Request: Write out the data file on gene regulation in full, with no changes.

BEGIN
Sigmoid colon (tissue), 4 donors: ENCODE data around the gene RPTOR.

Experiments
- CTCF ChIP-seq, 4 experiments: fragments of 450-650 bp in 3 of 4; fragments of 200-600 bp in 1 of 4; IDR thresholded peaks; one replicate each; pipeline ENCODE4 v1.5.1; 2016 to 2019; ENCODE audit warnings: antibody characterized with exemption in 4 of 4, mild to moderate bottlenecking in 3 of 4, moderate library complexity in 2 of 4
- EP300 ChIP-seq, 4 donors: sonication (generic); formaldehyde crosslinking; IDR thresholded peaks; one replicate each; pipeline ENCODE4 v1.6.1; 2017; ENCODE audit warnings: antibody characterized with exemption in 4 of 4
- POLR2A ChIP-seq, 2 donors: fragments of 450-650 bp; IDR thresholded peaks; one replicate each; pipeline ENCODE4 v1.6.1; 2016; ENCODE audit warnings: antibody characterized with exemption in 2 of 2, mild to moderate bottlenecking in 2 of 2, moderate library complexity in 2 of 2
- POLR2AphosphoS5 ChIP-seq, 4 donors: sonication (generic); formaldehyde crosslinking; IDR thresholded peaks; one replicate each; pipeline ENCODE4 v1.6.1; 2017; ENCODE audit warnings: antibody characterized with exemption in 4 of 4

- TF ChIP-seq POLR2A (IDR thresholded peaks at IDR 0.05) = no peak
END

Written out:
Sigmoid colon (tissue), 4 donors: ENCODE data around the gene RPTOR.

Experiments
- CTCF ChIP-seq, 4 experiments: fragments of 450-650 bp in 3 of 4; fragments of 200-600 bp in 1 of 4; IDR thresholded peaks; one replicate each; pipeline ENCODE4 v1.5.1; 2016 to 2019; ENCODE audit warnings: antibody characterized with exemption in 4 of 4, mild to moderate bottlenecking in 3 of 4, moderate library complexity in 2 of 4
- EP300 ChIP-seq, 4 donors: sonication (generic); formaldehyde crosslinking; IDR thresholded peaks; one replicate each; pipeline ENCODE4 v1.6.1; 2017; ENCODE audit warnings: antibody characterized with exemption in 4 of 4
- POLR2A ChIP-seq, 2 donors: fragments of 450-650 bp; IDR thresholded peaks; one replicate each; pipeline ENCODE4 v1.6.1; 2016; ENCODE audit warnings: antibody characterized with exemption in 2 of 2, mild to moderate bottlenecking in 2 of 2, moderate library complexity in 2 of 2
- POLR2AphosphoS5 ChIP-seq, 4 donors: sonication (generic); formaldehyde crosslinking; IDR thresholded peaks; one replicate each; pipeline ENCODE4 v1.6.1; 2017; ENCODE audit warnings: antibody characterized with exemption in 4 of 4

- TF ChIP-seq POLR2A (IDR thresholded peaks at IDR 0.05) = no peak